How Philanthropy is Helping Fund the Medical Science of Tomorrow

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The field of medical science is constantly growing and developing; each day researchers attempt to find new means to ameliorate the symptoms of illnesses and even cure disease completely, but such efforts aren’t without their restrictions. While, in an ideal world, budgets would be limitless and resources plentiful, the truth is that medical science funding is often stretched to its limits. That is why the dedication and financial support of philanthropists is vital if research is to continue.

Philanthropy and medical science: An important partnership

There is little doubt that medical science would struggle without the generous backing of philanthropists. Numerous researchers are working around the clock on a variety of vexing cases but there often aren’t the resources or funds to achieve the success they would hope for. It is an unfortunate fact that research grants are not always forthcoming and laboratories often lack sufficient financial support. That is why institutes often have to compete for the attention of donors and private backers.

Not all medical research is conducted in laboratories controlled by the big pharmaceutical companies, most is actually carried out in smaller independent venues, and research becomes a slow process due to budget constraints, and a lack of resources. In addition, research teams are often pitted against each other during applications for funding, which can discourage them from working together on projects that can make a real difference. Imagine, then, what the financial backing of a philanthropist could do.

Sudden injections of money and business acumen can vastly improve a laboratory’s morale and productivity, as well as uniting experts in a range of medical fields. Collaborations under such conditions are not only plausible, but also encouraged, and discoveries are able to take place in an entirely new environment. Without the barriers that inadequate funding can impose upon laboratories and the researchers, medical science can stretch its legs and get to work; there is so much more to be learned, if only all institutes were provided for in such a way.

Examples of medical sciences that have benefited from philanthropy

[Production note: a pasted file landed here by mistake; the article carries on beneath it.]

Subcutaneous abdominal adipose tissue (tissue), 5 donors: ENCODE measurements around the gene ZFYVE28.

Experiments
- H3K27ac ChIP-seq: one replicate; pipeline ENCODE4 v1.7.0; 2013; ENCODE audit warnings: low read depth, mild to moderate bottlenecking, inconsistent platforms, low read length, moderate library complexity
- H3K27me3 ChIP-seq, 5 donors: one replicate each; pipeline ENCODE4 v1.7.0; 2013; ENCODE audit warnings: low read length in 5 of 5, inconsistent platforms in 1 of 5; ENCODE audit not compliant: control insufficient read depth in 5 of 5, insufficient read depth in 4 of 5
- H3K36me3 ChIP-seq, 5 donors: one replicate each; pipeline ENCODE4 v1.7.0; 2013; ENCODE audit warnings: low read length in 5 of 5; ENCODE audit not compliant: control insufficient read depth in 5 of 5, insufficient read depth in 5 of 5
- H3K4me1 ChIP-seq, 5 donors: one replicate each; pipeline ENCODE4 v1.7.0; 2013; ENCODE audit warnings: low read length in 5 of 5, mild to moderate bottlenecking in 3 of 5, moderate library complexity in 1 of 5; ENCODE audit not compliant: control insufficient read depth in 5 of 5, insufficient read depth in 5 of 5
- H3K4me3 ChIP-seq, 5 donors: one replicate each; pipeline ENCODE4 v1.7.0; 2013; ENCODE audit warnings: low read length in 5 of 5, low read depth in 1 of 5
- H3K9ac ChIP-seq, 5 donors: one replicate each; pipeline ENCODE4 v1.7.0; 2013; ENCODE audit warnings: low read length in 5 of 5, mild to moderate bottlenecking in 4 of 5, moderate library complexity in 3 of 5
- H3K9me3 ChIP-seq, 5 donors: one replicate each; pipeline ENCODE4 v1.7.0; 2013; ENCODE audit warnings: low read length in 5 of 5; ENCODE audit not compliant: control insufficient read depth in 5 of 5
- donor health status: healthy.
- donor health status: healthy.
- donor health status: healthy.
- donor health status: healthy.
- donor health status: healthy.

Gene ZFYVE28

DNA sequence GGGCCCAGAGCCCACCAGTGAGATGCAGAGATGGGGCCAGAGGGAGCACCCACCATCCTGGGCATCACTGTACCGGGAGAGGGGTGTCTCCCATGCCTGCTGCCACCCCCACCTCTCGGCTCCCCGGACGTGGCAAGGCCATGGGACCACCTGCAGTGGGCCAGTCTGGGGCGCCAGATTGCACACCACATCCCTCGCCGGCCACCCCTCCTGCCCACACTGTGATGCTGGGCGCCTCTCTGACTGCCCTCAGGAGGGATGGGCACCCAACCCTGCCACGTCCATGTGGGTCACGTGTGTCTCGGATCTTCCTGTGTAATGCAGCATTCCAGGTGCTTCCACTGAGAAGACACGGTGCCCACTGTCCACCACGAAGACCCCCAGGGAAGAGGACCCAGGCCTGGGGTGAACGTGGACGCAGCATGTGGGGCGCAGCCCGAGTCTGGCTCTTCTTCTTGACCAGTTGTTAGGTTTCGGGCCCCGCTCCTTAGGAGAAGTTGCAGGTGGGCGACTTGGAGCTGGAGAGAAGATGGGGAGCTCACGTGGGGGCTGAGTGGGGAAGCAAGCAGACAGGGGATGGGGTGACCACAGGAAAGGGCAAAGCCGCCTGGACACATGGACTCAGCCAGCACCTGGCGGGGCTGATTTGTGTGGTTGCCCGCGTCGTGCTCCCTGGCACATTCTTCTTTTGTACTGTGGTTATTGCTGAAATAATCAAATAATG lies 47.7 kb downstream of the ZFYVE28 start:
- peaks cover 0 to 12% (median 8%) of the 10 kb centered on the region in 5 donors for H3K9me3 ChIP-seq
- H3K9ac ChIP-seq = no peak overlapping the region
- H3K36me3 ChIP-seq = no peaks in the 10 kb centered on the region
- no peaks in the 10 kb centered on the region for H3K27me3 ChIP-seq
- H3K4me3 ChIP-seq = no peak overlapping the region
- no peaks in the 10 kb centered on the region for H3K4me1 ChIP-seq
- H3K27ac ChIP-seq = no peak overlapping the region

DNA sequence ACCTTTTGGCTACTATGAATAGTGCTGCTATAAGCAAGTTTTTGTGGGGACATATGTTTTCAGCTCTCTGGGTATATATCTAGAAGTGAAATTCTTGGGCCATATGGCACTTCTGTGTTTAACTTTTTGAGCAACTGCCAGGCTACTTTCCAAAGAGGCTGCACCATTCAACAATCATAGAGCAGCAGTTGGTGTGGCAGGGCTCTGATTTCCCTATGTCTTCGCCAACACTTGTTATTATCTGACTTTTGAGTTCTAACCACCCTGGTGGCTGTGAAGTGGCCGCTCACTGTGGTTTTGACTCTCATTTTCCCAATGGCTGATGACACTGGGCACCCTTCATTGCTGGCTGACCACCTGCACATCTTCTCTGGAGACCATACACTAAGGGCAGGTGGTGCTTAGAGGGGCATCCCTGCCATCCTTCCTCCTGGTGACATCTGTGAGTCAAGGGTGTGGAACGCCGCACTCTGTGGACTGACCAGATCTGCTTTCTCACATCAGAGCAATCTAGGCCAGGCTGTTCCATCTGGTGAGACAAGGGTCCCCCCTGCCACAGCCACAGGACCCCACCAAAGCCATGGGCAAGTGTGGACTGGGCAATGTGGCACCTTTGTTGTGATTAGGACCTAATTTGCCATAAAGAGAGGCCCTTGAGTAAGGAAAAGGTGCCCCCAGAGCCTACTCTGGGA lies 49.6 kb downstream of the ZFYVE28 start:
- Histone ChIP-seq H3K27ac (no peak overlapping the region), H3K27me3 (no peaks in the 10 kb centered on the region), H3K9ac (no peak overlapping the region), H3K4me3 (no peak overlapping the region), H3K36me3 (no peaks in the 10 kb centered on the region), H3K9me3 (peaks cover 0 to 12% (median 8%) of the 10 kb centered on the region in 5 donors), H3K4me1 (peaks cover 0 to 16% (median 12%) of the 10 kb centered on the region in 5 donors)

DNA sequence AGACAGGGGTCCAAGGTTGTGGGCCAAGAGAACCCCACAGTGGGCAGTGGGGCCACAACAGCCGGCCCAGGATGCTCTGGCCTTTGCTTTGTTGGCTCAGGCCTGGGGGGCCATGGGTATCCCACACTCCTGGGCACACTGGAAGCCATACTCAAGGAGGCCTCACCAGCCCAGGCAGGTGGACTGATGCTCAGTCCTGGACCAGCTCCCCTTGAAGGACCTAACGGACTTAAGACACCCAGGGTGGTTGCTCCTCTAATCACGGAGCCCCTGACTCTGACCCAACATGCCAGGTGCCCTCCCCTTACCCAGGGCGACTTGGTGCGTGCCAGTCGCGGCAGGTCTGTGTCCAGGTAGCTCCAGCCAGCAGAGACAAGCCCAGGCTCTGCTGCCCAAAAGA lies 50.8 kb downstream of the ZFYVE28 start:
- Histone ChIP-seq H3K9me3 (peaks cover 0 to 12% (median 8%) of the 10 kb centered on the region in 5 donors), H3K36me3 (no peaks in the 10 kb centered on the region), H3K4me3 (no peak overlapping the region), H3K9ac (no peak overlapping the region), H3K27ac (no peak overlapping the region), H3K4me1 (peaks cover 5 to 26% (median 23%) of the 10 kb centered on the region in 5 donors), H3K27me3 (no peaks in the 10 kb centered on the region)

Philanthropy has resulted in an array of discoveries across medial science, including those in physiology, anatomy, pharmacology, and neuroscience. The Howard Hughes Medical Institute, for example, has undertaken valuable work in the fields of genetics, immunology, and molecular biology, while MIT and Harvard’s Broad Institute has departments studying cancer, chemical biology, metabolism, and infectious diseases. The Scripps Research Institute, which was originally founded using donations from philanthropist Ellen Browning Scripps, centers its studies on HIV/AIDS, molecular biosciences, alcoholism and addiction research, and human chemical sciences, among others, and has seen a number of notaries pass through its hallways since 1924.

What is interesting is that many of these institutes started life following a donation of money by private investors, only to become independent research facilities later; these venues are able to undertake high impact projects without boundaries, enabling training programs and research methods to be developed where none would have existed before.

Not all philanthropic acts took place in the past; indeed, it is vital for the continuation of medical science that those more fortunate continue to give. Patrick Dwyer, Merrill Lynch’s Financial Advisor, is just one of the modern day philanthropists supporting the medical sciences, offering time and funds to the Neuroscience Centers of Florida Foundation. Aiming to improve the quality of healthcare provided to those within the State, the centers have focused their attention on academic neurology and the training of neurologists; two areas that are key in this field. Philanthropy, it seems, has aided some of the world’s greatest developments in medical science, and continues to do so via men and women such as Mr. Dwyer; investment in medical science is integral to the future health of all Americans, and it is noble of those in higher positions to give something back in this way.

Whether money is being given directly to institutes or laboratories, or to organizations supporting work on an array of conditions and diseases, the generosity of philanthropists has proven time and time again that money should be no object when it comes to the medical science of tomorrow. Uniting departments, encouraging research across fields, and funding equipment and resources, the financial backing provided by philanthropists such as Howard Hughes and Patrick Dwyer has proved invaluable in a number of developments in recent history, and will continue to do so as medical science progresses across the generations. It can only be hoped that such work continues, and that researchers are energized by the discoveries they make.

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